Tons of digital ink has been spilled hailing Pokémon GO as a cultural breakthrough and smash business success. There's no question that it's been a windfall for all companies involved, whether Nintendo, game developer Niantic, or Apple and Google, who get a cut of each sale on their app stores. Nintendo's market cap even soared $9.3 billion in one week, according to The Wall Street Journal. But what's the impact for Nintendo when we examine this phenomenon through the lens of brand strategy and innovation?
On the one hand, the success of Pokémon GO reinforces one of our core beliefs at Redscout: Innovation is the most powerful form of marketing. Nintendo is accruing invaluable brand awareness, equity and loyalty that it could never buy, even if it spent billions on marketing. In fact, it's currently enjoying a golden moment that showcases the virtuous cycle of innovation. Its hit product is making a splash, which drives up profits and share price, which in turn drives even more publicity and social media buzz around the product itself. Simply rinse and repeat, right?
Except it's incredibly hard to repeat. And that's the one shadow slightly dimming the luster of Pokémon GO for Nintendo. As a brand, Nintendo historically has not shown the ability to sustain momentum and build on its hits. Take Wii for example. Just like Pokémon GO, Nintendo's Wii was hailed as a paradigm-changer when it debuted in 2006. And yet, after riding the wave of that initial success, Nintendo largely became irrelevant for the next ten years.
The most innovative brands don't just release products. They understand that it's critical to have a "rhythm of innovation" that builds momentum over time and aligns with the overall brand strategy. Consider how Apple curates its product launches so that seemingly minor technological advances gain significance when positioned as part of a larger brand story. Or how Nike ignited the retro footwear market by coordinating its product drops in ways that maximize anticipation and buzz from sneakerheads.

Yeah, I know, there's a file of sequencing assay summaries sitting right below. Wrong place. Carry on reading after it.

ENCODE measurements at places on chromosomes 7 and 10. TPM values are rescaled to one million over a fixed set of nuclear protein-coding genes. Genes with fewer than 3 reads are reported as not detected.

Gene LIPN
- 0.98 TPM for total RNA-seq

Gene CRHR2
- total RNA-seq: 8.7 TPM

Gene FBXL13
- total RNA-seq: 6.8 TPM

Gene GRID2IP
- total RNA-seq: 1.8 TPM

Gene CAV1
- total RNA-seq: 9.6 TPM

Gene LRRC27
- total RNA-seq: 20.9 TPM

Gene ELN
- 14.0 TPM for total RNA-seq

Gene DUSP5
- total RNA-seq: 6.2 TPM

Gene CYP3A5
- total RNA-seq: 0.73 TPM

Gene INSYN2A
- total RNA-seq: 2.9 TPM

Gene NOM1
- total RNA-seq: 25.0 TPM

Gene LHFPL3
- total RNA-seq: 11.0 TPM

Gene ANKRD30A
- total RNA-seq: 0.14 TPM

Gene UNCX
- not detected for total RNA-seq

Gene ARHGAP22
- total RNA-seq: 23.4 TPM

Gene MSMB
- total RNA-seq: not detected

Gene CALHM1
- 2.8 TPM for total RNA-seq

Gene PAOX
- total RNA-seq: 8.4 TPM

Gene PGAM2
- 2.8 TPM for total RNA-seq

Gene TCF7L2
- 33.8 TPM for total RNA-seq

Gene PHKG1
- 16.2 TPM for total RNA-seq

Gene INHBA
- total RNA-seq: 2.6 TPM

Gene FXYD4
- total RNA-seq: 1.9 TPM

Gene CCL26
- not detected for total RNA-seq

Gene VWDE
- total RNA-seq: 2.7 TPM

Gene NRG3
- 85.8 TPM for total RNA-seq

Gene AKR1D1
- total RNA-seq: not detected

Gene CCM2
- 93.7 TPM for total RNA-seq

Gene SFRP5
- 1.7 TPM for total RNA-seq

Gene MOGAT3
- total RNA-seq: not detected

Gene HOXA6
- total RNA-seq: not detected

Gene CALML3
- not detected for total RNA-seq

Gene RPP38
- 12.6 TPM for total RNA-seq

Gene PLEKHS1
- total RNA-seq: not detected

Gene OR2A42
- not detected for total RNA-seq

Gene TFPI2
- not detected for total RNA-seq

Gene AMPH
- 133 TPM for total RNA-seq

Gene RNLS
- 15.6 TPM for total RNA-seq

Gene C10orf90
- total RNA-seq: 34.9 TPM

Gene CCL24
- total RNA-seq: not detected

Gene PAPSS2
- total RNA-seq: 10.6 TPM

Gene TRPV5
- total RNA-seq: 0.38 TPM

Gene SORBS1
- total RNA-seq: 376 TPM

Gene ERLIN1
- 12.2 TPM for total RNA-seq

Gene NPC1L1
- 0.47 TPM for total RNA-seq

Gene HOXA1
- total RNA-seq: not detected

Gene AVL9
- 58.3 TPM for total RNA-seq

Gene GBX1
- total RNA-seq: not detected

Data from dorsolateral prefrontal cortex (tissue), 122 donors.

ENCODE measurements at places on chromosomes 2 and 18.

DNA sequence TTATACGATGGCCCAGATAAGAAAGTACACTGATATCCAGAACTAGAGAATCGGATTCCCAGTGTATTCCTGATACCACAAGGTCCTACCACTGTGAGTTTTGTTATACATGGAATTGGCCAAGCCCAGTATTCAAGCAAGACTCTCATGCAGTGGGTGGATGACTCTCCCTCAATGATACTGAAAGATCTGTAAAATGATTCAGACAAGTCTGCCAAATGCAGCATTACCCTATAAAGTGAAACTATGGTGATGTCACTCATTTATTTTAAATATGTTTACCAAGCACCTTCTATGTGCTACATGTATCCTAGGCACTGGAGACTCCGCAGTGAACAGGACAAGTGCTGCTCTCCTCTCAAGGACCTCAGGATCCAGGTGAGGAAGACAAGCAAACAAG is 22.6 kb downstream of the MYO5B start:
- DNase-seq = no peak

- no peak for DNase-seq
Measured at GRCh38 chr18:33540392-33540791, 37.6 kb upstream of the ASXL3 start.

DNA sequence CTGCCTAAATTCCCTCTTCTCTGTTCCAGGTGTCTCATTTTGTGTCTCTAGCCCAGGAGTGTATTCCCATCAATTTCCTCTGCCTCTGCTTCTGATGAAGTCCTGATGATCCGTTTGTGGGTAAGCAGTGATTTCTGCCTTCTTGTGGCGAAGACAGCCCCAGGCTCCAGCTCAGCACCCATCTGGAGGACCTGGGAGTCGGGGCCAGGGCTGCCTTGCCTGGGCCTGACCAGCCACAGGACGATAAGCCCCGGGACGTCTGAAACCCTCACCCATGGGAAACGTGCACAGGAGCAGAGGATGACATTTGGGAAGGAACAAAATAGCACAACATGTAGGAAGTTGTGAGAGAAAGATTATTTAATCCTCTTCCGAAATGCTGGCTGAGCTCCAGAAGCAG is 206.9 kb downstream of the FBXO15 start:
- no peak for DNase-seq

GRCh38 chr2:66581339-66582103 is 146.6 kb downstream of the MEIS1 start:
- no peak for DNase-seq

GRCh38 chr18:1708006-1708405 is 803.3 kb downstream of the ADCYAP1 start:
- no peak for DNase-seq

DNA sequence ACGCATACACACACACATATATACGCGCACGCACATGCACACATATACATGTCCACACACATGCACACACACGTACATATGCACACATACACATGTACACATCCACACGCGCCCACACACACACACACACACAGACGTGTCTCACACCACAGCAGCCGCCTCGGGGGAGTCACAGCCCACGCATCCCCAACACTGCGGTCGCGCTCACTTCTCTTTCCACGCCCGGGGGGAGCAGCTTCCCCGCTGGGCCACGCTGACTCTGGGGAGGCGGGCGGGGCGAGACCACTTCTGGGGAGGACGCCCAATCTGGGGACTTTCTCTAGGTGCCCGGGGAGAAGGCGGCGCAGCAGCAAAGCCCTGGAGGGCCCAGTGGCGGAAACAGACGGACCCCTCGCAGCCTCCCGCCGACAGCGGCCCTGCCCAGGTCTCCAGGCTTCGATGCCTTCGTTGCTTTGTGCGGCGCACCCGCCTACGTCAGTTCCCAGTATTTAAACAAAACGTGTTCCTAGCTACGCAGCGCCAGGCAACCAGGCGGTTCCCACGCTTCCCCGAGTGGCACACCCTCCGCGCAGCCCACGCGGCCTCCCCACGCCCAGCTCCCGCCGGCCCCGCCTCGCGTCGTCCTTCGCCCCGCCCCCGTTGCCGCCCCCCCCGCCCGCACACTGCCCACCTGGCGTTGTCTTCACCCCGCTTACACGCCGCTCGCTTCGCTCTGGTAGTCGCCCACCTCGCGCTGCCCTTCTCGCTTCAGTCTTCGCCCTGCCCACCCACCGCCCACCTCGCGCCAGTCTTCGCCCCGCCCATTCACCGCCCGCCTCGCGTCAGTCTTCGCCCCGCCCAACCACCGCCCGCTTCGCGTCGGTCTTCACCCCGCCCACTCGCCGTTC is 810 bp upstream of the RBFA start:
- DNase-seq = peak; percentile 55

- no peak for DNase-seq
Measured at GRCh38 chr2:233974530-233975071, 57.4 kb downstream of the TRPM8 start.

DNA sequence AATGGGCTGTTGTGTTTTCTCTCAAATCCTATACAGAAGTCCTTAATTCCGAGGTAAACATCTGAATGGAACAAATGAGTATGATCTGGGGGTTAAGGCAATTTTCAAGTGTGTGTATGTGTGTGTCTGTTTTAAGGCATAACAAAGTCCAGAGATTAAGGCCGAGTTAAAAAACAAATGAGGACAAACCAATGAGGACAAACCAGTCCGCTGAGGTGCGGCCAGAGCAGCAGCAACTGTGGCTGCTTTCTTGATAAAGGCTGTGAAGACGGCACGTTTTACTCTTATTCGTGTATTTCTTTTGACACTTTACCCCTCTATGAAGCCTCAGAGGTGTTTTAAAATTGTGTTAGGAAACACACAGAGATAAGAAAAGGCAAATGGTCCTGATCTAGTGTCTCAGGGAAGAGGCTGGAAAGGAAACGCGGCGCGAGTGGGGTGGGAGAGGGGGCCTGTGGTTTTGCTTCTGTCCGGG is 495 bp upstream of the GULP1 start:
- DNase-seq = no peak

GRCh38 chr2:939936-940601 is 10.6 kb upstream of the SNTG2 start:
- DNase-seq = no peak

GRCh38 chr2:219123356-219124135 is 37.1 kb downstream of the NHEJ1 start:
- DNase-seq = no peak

On the heels of Pokémon GO’s overnight success, Nintendo should seize every opportunity to tell a story about its innovation plans in mobile gaming. While Nintendo has been criticized recently for lagging on mobile, it now has the perfect soapbox to make its pitch. And fortunately, it has recognizable franchises to catch up quickly. To establish a rhythm of innovation, Nintendo must be thinking about and talking about what comes next - whether it's breakthrough hardware advances to elevate the Pokémon GO experience, or extending this success to other franchises. Is the world ready for an augmented reality version of Mario Kart?
To be fair to Nintendo, every gaming entity goes through natural cycles driven by advances in hardware and content. Still, it feels as if Nintendo has been caught off-guard by its recent success. For example, at E3 in June, Redscout noted that while Nintendo created an amazing installation around another franchise (Legend of Zelda), there was little about Pokémon GO beyond a brief announcement. And just yesterday, Nintendo announced its next big release...a mini version of its NES console from the 80's, pre-loaded with 30 classic games. Nostalgic? Absolutely. Innovative? Meh. Building on Pokémon GO? Not at all.
As a long-time fan of Nintendo, I’m rooting for the brand to bet bigger - so that the summer of Pokémon GO extends into a decade of dominance.
Colin Chow is Managing Director of the San Francisco office of Redscout, a global brand strategy and innovation agency that specializes in inventing, prototyping and commercializing new products, services and experiences to help brands realize their potential in profound new ways.